The grieving father of murdered Iowa college student Mollie Tibbetts insisted on "celebrating something wonderful" at the young woman's funeral, remembering her spirit and passion for life instead of how she died.
During a eulogy Sunday for his 20-year-old daughter, Rob Tibbetts recognized a couple who had gotten married a day earlier and asked them to stand because "that's what Mollie would have done."
"Today, we need to turn the page. We're at the end of a long ordeal," Tibbetts said, according to the Des Moines Register. "But we need to turn toward life — Mollie's life — because Mollie's nobody's victim. Mollie's my hero."
The body of Mollie Tibbetts was discovered last week in a corn field after police were led to the area by the man suspected of killing her. The young woman disappeared after going out for a run on July 18.
"The person best equipped to help us through this is Mollie," her father said. "So let's try to do what Mollie would do. Let's say what Mollie would say."
The young psychology major had been home for the summer before her sophomore year at the University of Iowa.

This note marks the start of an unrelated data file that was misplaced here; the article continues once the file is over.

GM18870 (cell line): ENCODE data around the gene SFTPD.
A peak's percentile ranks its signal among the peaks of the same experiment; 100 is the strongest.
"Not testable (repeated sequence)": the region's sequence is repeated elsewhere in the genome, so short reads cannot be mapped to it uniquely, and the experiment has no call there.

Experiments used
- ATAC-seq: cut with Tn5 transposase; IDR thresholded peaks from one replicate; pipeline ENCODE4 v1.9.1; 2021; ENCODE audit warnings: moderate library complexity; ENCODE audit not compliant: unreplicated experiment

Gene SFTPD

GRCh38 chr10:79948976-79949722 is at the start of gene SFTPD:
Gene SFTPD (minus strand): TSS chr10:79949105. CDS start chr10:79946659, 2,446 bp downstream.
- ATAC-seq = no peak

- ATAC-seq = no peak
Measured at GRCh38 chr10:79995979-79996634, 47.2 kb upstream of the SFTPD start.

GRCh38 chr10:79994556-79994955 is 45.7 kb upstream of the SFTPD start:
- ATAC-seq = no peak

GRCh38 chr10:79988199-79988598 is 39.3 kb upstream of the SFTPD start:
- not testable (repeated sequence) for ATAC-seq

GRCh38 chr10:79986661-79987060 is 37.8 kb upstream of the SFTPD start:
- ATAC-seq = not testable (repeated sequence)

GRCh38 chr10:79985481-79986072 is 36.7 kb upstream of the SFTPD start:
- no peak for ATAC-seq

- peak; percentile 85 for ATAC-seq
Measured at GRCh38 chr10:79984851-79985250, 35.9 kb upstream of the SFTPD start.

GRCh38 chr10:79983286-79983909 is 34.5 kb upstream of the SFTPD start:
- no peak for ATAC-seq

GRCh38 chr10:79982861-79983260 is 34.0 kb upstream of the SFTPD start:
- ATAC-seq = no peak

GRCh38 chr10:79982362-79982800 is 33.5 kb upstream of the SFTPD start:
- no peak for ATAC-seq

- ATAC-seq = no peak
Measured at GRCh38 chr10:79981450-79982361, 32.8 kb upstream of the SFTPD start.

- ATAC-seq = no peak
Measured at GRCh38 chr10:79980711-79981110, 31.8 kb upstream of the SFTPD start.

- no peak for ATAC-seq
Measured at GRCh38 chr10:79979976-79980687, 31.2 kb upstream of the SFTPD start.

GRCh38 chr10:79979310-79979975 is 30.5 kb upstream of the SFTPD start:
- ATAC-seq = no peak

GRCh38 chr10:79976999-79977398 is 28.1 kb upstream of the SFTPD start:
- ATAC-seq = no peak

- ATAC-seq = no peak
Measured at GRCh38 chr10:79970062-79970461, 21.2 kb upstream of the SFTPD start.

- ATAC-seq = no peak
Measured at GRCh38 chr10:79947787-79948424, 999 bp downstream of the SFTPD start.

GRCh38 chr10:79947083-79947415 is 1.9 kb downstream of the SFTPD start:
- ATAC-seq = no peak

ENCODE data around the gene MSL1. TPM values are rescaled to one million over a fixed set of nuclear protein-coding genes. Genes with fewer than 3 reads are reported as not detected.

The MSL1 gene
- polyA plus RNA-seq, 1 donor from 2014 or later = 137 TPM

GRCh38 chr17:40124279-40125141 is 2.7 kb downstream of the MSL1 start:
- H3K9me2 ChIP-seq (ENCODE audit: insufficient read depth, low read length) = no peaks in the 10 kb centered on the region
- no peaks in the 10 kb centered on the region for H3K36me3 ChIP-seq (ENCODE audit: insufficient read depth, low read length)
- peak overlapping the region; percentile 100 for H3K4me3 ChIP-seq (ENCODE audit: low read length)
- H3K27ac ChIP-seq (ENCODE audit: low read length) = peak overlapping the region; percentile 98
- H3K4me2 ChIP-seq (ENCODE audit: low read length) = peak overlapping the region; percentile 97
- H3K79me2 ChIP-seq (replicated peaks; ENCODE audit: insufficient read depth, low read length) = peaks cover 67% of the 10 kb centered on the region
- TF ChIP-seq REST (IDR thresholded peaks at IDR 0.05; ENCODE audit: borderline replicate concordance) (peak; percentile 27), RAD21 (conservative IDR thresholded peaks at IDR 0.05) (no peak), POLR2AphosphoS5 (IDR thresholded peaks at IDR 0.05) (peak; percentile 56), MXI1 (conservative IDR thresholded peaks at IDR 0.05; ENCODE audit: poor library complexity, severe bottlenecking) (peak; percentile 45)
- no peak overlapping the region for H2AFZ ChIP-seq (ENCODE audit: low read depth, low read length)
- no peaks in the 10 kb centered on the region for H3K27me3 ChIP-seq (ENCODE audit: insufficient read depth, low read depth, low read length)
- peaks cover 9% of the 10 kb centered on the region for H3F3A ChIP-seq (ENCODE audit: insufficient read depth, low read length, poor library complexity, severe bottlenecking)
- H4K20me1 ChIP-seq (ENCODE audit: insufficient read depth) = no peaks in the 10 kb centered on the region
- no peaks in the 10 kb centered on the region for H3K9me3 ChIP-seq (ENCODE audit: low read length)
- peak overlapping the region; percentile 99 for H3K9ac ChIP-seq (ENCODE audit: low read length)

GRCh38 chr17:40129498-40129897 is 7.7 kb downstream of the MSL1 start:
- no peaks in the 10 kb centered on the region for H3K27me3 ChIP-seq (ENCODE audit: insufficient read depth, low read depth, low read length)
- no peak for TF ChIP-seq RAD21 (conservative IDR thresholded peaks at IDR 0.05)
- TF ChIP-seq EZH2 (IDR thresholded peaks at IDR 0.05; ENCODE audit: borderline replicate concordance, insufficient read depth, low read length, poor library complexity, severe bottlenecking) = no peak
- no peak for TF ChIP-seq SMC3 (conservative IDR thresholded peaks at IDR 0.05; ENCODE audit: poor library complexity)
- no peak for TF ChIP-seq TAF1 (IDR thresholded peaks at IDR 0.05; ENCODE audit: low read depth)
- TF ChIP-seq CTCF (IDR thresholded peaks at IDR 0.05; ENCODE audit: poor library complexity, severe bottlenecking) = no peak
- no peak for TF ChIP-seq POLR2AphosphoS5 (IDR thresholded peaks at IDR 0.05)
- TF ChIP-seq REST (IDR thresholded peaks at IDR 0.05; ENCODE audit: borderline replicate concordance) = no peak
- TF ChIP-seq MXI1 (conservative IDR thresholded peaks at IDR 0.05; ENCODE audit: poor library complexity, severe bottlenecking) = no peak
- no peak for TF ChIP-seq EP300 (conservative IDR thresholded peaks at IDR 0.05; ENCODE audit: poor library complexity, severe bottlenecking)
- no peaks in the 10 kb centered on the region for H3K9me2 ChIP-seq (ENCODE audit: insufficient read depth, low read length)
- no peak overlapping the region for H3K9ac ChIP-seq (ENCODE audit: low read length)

Her older brother, Jake Tibbetts, last week remembered his sister's passion and outgoing personality.
"She wasn't a silent person in the literal sense in that when she talked, everyone in the room heard her, and also about things she cared about, things she was passionate about," he said. "She wouldn't stay silent if she felt something was wrong, and that's what's so great about her."
Cristhian Bahena Rivera, a 24-year-old Mexican immigrant, has been accused of killing Mollie Tibbetts. An autopsy reported that she died from stab wounds.
Authorities say Rivera, who was being held in lieu of a $5 million cash-only bond, is an undocumented immigrant from Mexico. His case has inflamed the national debate over immigration and has drawn comments from President Trump.
Rob Tibbetts has not commented publicly on the topic. But in his eulogy he highlighted how the local Hispanic community had embraced him as he searched for his daughter.
"The Hispanic community are Iowans. They have the same values as Iowans," he said, including an emphasis on family. "As far as I'm concerned, they're Iowans with better food."